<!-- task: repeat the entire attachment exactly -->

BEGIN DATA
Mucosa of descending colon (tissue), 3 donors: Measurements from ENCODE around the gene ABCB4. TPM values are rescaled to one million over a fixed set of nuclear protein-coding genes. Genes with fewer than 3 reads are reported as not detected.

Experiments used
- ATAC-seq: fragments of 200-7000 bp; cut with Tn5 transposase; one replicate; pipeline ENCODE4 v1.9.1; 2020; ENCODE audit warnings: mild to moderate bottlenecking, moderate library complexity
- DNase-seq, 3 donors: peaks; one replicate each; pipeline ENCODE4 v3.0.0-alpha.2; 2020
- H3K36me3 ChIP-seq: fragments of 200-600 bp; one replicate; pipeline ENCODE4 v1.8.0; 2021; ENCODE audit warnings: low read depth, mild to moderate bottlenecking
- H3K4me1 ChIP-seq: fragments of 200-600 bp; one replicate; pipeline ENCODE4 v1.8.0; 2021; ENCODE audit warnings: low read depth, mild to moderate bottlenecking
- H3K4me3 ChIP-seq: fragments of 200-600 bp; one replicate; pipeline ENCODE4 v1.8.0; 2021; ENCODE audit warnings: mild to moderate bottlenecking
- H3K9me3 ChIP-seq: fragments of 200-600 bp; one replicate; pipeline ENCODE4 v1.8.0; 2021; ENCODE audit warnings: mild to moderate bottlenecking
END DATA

Mucosa of descending colon (tissue), 3 donors: Measurements from ENCODE around the gene ABCB4. TPM values are rescaled to one million over a fixed set of nuclear protein-coding genes. Genes with fewer than 3 reads are reported as not detected.

Experiments used
- ATAC-seq: fragments of 200-7000 bp; cut with Tn5 transposase; one replicate; pipeline ENCODE4 v1.9.1; 2020; ENCODE audit warnings: mild to moderate bottlenecking, moderate library complexity
- DNase-seq, 3 donors: peaks; one replicate each; pipeline ENCODE4 v3.0.0-alpha.2; 2020
- H3K36me3 ChIP-seq: fragments of 200-600 bp; one replicate; pipeline ENCODE4 v1.8.0; 2021; ENCODE audit warnings: low read depth, mild to moderate bottlenecking
- H3K4me1 ChIP-seq: fragments of 200-600 bp; one replicate; pipeline ENCODE4 v1.8.0; 2021; ENCODE audit warnings: low read depth, mild to moderate bottlenecking
- H3K4me3 ChIP-seq: fragments of 200-600 bp; one replicate; pipeline ENCODE4 v1.8.0; 2021; ENCODE audit warnings: mild to moderate bottlenecking
- H3K9me3 ChIP-seq: fragments of 200-600 bp; one replicate; pipeline ENCODE4 v1.8.0; 2021; ENCODE audit warnings: mild to moderate bottlenecking